According to Shia leaders and community activists, the government continued to provide Sunni citizens preference for government positions, including as teachers, and especially in the managerial ranks of the civil service and military. They also said Sunnis received preference for other government-related employment, especially in the managerial ranks of state-owned businesses. They continued to report few Shia citizens served in significant posts in the defense and internal security forces. According to Shia community members, senior civil service recruitment and promotion processes continued to favor Sunni candidates. Other community members said educational, social, and municipal services in most Shia neighborhoods remained inferior to those in Sunni communities. The government stated it made efforts to support public schools in Shia and Sunni neighborhoods equally. The government repeated public assurances affirming a policy of nondiscrimination in employment, promotions, and the provision of social and educational services. The MOLSD reported it organized expositions, job fairs, professional guidance, and assistance to needy families in predominately Shia neighborhoods. The MOLSD, which has a supervisory role in implementing labor law in the civil sector, again said there were no reported cases of religious or sectarian discrimination during the year. Shia community activists again responded that they lacked confidence in the effectiveness of government institutions to address discrimination, so they did not utilize them.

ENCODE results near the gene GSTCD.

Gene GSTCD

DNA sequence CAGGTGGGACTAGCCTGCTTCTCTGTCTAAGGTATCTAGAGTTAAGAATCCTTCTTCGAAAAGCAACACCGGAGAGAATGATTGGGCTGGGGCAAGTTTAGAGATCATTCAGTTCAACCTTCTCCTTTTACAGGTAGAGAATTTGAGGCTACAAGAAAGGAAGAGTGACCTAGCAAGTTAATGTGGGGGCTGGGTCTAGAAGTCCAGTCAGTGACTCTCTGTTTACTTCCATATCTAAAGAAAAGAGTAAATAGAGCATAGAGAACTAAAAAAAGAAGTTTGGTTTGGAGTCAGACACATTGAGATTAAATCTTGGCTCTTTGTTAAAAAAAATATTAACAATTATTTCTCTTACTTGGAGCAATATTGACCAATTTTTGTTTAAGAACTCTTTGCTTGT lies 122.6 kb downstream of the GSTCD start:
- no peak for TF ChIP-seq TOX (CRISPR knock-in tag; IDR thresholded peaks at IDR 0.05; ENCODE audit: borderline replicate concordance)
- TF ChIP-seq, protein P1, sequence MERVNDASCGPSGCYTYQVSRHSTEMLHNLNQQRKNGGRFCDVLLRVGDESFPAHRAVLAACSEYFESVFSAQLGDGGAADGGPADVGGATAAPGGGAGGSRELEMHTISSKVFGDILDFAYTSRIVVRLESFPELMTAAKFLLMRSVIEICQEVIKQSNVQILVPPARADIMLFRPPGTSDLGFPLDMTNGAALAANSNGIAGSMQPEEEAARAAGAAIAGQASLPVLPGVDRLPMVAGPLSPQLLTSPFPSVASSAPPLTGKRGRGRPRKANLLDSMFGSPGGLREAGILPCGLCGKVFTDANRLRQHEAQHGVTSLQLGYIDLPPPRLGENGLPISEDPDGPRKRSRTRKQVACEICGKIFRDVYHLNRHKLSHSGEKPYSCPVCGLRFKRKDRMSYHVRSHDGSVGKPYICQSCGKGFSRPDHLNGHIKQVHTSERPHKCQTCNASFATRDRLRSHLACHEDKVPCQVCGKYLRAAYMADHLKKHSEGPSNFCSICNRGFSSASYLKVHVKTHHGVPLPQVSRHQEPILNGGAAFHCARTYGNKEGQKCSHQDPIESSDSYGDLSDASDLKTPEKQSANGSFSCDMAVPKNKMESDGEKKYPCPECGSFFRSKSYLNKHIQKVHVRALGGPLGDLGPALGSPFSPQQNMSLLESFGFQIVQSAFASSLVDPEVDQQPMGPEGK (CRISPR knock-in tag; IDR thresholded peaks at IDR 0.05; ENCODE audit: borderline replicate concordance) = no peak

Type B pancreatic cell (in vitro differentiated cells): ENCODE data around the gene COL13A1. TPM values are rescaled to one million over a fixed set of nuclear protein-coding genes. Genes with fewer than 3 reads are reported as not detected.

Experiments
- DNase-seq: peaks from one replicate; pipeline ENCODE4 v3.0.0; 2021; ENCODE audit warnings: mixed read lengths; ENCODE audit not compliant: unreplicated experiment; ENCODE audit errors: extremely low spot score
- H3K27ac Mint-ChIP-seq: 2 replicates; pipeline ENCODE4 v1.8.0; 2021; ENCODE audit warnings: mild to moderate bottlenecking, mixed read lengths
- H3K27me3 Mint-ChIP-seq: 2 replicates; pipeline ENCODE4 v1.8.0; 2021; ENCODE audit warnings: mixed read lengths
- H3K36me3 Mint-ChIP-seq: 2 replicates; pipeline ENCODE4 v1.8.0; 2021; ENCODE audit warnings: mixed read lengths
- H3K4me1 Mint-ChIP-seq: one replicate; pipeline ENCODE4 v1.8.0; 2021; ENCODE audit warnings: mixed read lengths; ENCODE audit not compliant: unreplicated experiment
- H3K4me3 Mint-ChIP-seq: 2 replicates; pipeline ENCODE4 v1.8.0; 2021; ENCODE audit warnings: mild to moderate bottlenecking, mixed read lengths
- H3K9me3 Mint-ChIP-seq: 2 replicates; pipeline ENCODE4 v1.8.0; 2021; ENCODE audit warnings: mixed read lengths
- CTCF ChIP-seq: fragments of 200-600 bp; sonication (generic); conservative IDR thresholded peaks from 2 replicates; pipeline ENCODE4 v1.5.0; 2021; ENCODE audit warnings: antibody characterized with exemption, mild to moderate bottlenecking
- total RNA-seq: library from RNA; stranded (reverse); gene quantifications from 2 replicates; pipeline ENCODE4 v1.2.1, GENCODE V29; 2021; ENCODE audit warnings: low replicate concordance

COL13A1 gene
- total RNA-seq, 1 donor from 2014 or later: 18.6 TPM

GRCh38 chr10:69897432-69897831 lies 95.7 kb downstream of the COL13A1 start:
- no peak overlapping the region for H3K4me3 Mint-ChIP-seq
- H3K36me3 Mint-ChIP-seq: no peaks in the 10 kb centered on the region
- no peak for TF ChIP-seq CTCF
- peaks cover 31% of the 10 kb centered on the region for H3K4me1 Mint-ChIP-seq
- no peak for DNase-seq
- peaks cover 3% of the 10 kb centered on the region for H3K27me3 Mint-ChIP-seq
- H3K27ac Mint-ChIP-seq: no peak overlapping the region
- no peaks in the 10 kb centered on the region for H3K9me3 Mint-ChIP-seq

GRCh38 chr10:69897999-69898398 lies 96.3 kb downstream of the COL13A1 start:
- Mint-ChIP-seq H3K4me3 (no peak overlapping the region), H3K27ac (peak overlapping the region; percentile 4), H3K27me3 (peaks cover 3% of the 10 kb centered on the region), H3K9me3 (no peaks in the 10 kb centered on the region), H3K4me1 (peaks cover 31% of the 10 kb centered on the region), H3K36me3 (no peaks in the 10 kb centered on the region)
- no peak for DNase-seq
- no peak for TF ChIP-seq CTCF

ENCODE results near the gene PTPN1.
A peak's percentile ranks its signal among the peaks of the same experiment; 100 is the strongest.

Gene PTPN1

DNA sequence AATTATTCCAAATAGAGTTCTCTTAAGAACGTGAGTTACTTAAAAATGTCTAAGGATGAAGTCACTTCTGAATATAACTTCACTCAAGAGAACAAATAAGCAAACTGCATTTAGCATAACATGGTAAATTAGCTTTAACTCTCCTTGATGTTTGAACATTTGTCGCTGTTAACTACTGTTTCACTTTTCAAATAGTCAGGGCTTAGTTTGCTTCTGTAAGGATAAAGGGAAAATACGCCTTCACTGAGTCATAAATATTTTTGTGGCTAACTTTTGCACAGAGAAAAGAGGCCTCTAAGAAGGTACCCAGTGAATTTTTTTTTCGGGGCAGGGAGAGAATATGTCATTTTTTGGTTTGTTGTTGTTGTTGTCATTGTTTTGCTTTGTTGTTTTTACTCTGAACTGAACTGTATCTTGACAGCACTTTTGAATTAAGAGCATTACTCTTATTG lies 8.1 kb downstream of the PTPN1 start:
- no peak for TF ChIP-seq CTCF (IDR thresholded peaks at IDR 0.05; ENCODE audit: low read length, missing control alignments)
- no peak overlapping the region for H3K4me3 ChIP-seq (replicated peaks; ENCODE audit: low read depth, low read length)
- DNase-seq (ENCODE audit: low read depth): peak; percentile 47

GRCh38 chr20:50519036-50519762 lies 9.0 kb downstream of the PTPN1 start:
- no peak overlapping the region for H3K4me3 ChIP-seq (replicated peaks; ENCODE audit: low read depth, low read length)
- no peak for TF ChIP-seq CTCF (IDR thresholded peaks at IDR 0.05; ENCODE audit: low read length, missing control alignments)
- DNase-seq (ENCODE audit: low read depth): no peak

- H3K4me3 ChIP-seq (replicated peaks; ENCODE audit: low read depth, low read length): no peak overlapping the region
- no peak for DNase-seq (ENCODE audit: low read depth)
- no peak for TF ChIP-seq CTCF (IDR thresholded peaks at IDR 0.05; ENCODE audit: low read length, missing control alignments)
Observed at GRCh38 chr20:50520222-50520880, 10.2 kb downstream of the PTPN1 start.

Two public schools provided more thorough religious instruction for students from elementary school through high school; the remainder of their curricula was consistent with the nonreligious curriculum in other public schools. The Jaafari Institute provided religious instruction in Shia Islam. The Religious Institute provided education in Sunni Islam.

The University of Bahrain continued to offer degree programs in religious studies and Islamic jurisprudence for Shia and Sunni students. There were five registered institutes, publicly funded and overseen by the Sunni Waqf, offering religious education for Sunnis. There were several dozen hawzas, six of them registered and authorized by the SCIA.